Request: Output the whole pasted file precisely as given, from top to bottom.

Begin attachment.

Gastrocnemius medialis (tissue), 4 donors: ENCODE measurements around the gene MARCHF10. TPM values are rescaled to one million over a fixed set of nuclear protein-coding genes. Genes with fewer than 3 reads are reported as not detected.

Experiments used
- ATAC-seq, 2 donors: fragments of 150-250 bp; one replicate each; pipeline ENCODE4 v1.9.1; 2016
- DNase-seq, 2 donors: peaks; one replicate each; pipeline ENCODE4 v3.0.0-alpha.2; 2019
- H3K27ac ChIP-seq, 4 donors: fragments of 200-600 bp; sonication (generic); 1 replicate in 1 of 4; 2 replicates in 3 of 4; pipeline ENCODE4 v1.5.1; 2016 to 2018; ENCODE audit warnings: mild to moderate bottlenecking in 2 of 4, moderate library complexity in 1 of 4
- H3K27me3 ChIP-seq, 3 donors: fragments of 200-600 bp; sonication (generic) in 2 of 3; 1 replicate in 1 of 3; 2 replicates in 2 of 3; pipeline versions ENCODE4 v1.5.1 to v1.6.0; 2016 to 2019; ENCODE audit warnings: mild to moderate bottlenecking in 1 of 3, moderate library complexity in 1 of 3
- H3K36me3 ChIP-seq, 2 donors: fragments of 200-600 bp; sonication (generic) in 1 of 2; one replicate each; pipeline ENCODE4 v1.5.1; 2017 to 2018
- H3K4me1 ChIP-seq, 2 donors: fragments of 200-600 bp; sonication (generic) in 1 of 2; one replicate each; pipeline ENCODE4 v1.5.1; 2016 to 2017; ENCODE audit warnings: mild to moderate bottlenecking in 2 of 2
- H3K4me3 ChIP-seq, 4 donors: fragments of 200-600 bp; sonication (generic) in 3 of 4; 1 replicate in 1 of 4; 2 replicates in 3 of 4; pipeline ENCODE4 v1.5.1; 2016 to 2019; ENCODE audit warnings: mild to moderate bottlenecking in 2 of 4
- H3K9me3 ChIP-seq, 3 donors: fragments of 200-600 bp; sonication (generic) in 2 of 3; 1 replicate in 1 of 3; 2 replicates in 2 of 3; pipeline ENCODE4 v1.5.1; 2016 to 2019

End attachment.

Gastrocnemius medialis (tissue), 4 donors: ENCODE measurements around the gene MARCHF10. TPM values are rescaled to one million over a fixed set of nuclear protein-coding genes. Genes with fewer than 3 reads are reported as not detected.

Experiments used
- ATAC-seq, 2 donors: fragments of 150-250 bp; one replicate each; pipeline ENCODE4 v1.9.1; 2016
- DNase-seq, 2 donors: peaks; one replicate each; pipeline ENCODE4 v3.0.0-alpha.2; 2019
- H3K27ac ChIP-seq, 4 donors: fragments of 200-600 bp; sonication (generic); 1 replicate in 1 of 4; 2 replicates in 3 of 4; pipeline ENCODE4 v1.5.1; 2016 to 2018; ENCODE audit warnings: mild to moderate bottlenecking in 2 of 4, moderate library complexity in 1 of 4
- H3K27me3 ChIP-seq, 3 donors: fragments of 200-600 bp; sonication (generic) in 2 of 3; 1 replicate in 1 of 3; 2 replicates in 2 of 3; pipeline versions ENCODE4 v1.5.1 to v1.6.0; 2016 to 2019; ENCODE audit warnings: mild to moderate bottlenecking in 1 of 3, moderate library complexity in 1 of 3
- H3K36me3 ChIP-seq, 2 donors: fragments of 200-600 bp; sonication (generic) in 1 of 2; one replicate each; pipeline ENCODE4 v1.5.1; 2017 to 2018
- H3K4me1 ChIP-seq, 2 donors: fragments of 200-600 bp; sonication (generic) in 1 of 2; one replicate each; pipeline ENCODE4 v1.5.1; 2016 to 2017; ENCODE audit warnings: mild to moderate bottlenecking in 2 of 2
- H3K4me3 ChIP-seq, 4 donors: fragments of 200-600 bp; sonication (generic) in 3 of 4; 1 replicate in 1 of 4; 2 replicates in 3 of 4; pipeline ENCODE4 v1.5.1; 2016 to 2019; ENCODE audit warnings: mild to moderate bottlenecking in 2 of 4
- H3K9me3 ChIP-seq, 3 donors: fragments of 200-600 bp; sonication (generic) in 2 of 3; 1 replicate in 1 of 3; 2 replicates in 2 of 3; pipeline ENCODE4 v1.5.1; 2016 to 2019